skip to main content
× Close

Eleventh Circuit Gives Guidance to Third Parties Served With Discovery

May 26, 2016
Paul A. Avron and Ilyse M. Homer

Attorneys and their clients should be aware of the means of preserving, or attempting to preserve, the right immediately (or almost immediately) to appeal discovery orders adverse to the “attorney-client privilege”, regardless of whether  the client is a party or non-party to the case in which a formal request for documents

Husky Is Not So Lucky for Debtors – the United States Supreme Court's Recent Opinion on the Denial of Debt Dischargeability Under Bankruptcy Code § 523(a)(2)(a)'s Actual Fraud Provision

May 25, 2016
Lewis M. Killian Jr. and Ashley Dillman Bruce

What You Need To Know About Your Insurance Policy

May 11, 2016
Gina Clausen Lozier

New York Simplifies Registration Requirements for Certain Out-Of-State Real Estate Projects

May 11, 2016
Jeffrey R. Margolis and Barry D. Lapides

Doing Business in Florida, "Don't Be A Jerk: It Can Cost You Big $"

May 10, 2016

New Proposed Regulations Require Disclosure of Foreign Ownership

May 9, 2016
Mitchell W. Goldberg

Has the 90-Day Deadline to Record a Florida Construction Lien Started Ticking?

May 9, 2016
Jeffrey S. Wertman

Over the years, there has been considerable litigation over whether or not a construction lien in Florida has been timely filed. As construction projects increase in number, many expect there to be an escalation in construction lien filings. Construction participants, such as contractors, subcontractors, material suppliers, engineers and surveyors, have a short window of opportunity to perfect their construction lien rights. Florida’s Construction Lien Law requires a lienor to record a construction lien within 90 days from the last date that it furnishes labor, services or materials. This deadline is referred to in the lien law as the “final furnishing.”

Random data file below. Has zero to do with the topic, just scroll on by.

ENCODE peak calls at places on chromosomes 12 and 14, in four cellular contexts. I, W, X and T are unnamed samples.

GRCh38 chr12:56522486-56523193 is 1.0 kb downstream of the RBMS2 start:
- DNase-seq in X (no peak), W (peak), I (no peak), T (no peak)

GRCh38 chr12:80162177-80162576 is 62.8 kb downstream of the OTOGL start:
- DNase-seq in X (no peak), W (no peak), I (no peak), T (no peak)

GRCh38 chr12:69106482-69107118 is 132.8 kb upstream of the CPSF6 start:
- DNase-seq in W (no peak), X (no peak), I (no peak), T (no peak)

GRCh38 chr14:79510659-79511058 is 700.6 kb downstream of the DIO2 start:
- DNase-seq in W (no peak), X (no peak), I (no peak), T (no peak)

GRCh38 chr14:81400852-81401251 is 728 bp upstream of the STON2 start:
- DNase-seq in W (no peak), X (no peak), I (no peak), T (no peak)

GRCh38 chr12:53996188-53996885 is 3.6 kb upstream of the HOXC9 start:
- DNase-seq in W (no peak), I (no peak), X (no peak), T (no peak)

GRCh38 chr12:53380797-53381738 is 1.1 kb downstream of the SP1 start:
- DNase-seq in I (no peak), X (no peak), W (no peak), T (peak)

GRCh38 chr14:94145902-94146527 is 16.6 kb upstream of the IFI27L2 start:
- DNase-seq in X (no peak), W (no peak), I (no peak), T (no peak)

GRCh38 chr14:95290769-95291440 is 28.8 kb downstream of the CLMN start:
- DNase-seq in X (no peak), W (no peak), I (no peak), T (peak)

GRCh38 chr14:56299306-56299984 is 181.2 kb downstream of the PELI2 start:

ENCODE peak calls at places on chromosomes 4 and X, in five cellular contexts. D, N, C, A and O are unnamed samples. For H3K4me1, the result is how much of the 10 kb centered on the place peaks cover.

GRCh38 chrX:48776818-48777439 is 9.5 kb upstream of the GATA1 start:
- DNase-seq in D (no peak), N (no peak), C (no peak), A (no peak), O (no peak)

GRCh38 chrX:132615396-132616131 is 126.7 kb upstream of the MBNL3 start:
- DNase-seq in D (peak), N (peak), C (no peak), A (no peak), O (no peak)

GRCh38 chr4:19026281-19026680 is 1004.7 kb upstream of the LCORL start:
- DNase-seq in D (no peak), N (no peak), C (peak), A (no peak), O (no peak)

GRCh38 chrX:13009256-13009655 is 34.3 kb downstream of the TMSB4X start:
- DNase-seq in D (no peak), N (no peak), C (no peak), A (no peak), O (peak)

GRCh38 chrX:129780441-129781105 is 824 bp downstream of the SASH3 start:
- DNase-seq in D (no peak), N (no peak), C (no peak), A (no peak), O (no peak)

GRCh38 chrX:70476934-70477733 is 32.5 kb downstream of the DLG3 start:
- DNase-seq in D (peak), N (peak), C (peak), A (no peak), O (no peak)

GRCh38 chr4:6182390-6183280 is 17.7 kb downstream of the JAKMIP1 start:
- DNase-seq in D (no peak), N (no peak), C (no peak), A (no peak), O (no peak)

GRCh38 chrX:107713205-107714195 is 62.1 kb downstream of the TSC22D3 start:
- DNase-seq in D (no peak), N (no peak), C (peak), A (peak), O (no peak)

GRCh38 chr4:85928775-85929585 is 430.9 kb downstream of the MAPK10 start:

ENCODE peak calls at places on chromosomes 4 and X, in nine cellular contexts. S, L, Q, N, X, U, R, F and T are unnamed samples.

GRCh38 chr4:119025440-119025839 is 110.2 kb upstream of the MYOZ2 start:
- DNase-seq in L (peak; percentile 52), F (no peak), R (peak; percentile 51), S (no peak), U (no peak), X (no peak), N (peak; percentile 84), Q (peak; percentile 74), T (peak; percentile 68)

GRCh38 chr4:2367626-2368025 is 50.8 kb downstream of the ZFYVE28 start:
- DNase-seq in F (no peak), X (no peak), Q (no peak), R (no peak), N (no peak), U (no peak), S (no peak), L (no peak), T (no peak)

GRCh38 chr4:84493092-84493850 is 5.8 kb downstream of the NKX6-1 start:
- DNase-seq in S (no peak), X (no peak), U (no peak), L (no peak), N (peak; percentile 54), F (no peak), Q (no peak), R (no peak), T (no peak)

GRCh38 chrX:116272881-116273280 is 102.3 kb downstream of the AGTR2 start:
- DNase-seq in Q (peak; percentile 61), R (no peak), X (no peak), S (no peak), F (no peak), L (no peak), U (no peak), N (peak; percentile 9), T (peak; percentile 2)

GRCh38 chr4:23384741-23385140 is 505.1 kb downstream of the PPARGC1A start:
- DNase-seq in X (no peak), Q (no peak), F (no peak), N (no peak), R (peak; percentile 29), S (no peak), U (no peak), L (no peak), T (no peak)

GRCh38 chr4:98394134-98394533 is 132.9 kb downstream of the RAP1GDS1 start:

The Benefit of Requiring an Unhappy Shareholder or Unhappy Member in a Closely Held Business to Sue Derivatively

May 8, 2016
P. Benjamin Zuckerman

So, the aggrieved shareholder or member of a closely held company has brought an action against your clients, the directors or managing members of a closely-held company, claiming, among other things, that your clients breached their fiduciary duty to the company and the aggrieved shareholder or member. The courts have made it clear that this type of claim should have been brought as a derivative claim, not a direct claim.  Should you let it go?

It's Getting Hot in Here: South Florida Hospitality Market

May 1, 2016
Iryna Ivashchuk

Panama Papers Going Public

April 28, 2016
Mitchell W. Goldberg

"Catch-Up" Distributions to Holders of Profits Interest

April 28, 2016
Nick Jovanovich and Morris C. Brown

Florida Supreme Court Changes Landscape for What is Discoverable in an Attorney's Fees Contest

April 12, 2016
Michael J. Higer